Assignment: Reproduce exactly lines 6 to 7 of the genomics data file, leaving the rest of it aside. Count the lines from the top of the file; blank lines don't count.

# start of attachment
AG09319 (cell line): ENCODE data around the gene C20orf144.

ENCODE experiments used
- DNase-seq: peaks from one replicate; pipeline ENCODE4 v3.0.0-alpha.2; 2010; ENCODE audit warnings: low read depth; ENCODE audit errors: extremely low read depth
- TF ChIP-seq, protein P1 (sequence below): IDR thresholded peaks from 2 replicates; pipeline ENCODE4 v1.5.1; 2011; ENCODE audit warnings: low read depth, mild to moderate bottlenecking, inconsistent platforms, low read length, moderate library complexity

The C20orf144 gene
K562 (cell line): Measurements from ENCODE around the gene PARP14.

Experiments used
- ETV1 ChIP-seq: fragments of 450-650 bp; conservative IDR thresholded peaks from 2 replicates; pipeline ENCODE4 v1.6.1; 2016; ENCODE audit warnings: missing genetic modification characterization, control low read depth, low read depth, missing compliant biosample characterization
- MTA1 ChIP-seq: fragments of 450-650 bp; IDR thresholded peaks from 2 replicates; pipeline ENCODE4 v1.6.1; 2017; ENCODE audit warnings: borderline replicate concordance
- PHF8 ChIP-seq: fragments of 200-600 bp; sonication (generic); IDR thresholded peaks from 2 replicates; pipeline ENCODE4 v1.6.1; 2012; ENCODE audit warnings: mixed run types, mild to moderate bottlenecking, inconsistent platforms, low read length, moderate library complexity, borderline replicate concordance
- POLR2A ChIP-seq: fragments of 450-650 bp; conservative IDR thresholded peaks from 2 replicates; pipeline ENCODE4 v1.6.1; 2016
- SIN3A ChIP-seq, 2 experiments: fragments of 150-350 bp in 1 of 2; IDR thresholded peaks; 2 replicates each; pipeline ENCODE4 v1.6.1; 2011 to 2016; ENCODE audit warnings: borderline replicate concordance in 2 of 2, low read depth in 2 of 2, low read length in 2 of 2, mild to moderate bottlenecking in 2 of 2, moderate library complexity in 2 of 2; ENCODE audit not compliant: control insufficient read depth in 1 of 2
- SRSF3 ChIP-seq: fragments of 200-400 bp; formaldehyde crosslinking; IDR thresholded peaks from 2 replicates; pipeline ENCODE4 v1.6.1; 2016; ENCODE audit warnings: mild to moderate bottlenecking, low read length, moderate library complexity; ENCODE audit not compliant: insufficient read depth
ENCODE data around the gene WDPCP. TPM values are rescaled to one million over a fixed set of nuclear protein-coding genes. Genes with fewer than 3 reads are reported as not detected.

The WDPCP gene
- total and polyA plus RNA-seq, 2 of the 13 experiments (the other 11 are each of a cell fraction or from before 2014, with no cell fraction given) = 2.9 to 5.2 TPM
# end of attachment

K562 (cell line): Measurements from ENCODE around the gene PARP14.

Experiments used